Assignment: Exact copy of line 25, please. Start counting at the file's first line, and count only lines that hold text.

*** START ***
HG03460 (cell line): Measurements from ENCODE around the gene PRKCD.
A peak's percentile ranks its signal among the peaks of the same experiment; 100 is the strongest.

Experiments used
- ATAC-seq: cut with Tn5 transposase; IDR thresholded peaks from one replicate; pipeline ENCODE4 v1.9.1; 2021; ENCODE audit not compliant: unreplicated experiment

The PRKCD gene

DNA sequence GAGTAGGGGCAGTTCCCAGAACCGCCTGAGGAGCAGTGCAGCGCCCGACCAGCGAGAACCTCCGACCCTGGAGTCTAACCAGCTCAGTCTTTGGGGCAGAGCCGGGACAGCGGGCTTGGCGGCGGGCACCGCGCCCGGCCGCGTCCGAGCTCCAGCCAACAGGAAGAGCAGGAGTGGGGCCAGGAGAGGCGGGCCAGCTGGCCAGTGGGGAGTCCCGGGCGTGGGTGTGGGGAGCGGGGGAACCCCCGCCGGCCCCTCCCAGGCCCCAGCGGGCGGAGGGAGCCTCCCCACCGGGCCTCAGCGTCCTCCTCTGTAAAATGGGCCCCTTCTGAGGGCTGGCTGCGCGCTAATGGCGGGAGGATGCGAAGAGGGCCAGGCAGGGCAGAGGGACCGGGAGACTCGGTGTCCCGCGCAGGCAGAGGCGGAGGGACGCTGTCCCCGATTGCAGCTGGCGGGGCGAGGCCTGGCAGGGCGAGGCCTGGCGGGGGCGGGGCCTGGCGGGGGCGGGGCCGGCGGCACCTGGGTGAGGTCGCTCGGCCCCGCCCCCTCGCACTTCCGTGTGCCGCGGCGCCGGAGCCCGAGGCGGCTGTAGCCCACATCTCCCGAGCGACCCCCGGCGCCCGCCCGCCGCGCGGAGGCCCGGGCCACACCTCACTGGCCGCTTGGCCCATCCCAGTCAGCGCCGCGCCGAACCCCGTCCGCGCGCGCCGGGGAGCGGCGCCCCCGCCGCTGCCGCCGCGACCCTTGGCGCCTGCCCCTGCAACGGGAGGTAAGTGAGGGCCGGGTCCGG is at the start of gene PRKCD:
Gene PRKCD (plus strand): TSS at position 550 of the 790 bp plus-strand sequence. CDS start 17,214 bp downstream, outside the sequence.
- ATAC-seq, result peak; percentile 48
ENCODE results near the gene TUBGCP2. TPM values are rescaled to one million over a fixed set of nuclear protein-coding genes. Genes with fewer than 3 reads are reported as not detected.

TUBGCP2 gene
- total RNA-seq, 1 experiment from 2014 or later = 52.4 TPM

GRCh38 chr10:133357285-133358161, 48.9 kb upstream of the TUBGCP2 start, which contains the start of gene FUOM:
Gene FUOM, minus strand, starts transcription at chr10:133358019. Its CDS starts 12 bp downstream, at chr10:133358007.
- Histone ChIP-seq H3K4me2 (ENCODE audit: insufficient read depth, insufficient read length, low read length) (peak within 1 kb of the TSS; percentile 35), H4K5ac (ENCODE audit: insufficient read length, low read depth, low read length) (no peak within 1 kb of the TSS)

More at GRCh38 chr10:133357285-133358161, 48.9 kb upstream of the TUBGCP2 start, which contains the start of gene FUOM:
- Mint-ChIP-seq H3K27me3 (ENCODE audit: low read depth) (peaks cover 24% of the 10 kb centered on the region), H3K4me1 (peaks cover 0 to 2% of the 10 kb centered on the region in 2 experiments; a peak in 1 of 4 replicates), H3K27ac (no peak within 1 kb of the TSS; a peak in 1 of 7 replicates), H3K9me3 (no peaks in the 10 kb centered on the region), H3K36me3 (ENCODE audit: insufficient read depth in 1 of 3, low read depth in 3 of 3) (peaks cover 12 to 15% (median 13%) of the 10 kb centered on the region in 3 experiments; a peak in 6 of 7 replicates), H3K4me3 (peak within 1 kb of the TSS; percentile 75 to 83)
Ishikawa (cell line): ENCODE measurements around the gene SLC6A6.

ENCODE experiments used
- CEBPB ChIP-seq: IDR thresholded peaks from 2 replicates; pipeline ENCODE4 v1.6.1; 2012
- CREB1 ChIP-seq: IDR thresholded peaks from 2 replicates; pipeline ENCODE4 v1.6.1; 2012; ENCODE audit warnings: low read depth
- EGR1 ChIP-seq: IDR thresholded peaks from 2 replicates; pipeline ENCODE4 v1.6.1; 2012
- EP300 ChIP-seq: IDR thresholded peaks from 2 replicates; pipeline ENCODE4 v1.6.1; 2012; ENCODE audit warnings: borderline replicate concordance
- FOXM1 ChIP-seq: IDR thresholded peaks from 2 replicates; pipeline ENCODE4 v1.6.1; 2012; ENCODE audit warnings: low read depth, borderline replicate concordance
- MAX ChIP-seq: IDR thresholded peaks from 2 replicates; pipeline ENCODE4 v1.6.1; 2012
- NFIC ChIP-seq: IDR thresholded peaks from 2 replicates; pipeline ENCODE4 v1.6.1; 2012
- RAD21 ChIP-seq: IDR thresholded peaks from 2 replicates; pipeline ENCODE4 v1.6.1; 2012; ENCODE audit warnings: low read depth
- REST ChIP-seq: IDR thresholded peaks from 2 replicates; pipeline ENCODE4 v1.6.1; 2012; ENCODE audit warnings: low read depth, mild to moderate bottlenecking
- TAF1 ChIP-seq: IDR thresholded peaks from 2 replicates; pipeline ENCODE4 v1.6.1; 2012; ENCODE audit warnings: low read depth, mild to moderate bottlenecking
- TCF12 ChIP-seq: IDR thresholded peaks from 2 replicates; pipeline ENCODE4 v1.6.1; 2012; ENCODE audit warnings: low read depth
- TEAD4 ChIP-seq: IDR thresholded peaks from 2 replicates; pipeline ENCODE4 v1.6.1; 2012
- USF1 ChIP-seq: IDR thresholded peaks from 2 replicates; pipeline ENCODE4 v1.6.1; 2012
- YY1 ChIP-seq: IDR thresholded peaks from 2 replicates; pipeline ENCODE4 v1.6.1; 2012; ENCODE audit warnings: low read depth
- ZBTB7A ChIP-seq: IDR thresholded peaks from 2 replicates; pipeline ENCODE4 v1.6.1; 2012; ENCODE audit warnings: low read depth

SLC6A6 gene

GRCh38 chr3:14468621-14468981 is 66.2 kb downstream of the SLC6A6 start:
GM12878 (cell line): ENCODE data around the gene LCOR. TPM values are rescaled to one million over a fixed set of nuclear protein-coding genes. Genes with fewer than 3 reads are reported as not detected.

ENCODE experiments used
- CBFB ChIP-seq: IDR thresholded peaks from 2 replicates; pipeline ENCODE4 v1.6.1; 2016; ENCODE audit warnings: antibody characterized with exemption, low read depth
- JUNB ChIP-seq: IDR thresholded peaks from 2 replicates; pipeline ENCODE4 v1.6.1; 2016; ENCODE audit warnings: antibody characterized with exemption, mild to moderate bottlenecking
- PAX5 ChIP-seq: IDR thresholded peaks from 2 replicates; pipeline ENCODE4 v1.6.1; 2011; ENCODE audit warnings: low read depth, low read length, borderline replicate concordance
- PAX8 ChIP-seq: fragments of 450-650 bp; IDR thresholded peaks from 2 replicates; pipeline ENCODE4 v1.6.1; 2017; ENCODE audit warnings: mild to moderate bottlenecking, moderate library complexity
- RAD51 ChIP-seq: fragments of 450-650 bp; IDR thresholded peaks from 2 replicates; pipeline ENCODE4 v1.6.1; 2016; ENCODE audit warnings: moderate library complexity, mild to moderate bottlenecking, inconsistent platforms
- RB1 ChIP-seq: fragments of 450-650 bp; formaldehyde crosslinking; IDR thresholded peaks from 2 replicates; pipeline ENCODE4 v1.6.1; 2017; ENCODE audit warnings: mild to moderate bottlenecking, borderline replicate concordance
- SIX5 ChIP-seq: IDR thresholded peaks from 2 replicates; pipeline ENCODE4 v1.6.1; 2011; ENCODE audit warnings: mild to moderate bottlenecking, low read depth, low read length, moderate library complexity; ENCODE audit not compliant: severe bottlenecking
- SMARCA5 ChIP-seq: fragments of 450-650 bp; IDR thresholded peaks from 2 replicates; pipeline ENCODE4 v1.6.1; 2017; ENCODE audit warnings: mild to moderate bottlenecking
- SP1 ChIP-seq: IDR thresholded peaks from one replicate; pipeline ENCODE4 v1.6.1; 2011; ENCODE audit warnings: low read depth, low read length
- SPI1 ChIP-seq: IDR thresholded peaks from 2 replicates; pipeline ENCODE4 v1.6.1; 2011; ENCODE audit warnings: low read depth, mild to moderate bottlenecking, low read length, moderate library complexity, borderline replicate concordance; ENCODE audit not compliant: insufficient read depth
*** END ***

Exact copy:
- NFIC ChIP-seq: IDR thresholded peaks from 2 replicates; pipeline ENCODE4 v1.6.1; 2012